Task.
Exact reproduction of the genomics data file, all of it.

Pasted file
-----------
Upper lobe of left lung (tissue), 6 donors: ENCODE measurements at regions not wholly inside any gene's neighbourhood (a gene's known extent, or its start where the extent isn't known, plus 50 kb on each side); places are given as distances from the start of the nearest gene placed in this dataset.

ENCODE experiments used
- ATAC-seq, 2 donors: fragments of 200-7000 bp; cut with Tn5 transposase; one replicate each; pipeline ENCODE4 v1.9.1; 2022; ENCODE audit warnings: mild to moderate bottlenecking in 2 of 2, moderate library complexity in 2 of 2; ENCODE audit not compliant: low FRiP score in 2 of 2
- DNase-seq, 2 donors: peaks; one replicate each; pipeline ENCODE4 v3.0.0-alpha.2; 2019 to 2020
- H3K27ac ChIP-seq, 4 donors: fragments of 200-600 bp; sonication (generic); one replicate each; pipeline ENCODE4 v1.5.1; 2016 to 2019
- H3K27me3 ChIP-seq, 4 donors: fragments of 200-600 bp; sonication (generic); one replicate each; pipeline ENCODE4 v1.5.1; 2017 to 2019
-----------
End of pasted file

Upper lobe of left lung (tissue), 6 donors: ENCODE measurements at regions not wholly inside any gene's neighbourhood (a gene's known extent, or its start where the extent isn't known, plus 50 kb on each side); places are given as distances from the start of the nearest gene placed in this dataset.

ENCODE experiments used
- ATAC-seq, 2 donors: fragments of 200-7000 bp; cut with Tn5 transposase; one replicate each; pipeline ENCODE4 v1.9.1; 2022; ENCODE audit warnings: mild to moderate bottlenecking in 2 of 2, moderate library complexity in 2 of 2; ENCODE audit not compliant: low FRiP score in 2 of 2
- DNase-seq, 2 donors: peaks; one replicate each; pipeline ENCODE4 v3.0.0-alpha.2; 2019 to 2020
- H3K27ac ChIP-seq, 4 donors: fragments of 200-600 bp; sonication (generic); one replicate each; pipeline ENCODE4 v1.5.1; 2016 to 2019
- H3K27me3 ChIP-seq, 4 donors: fragments of 200-600 bp; sonication (generic); one replicate each; pipeline ENCODE4 v1.5.1; 2017 to 2019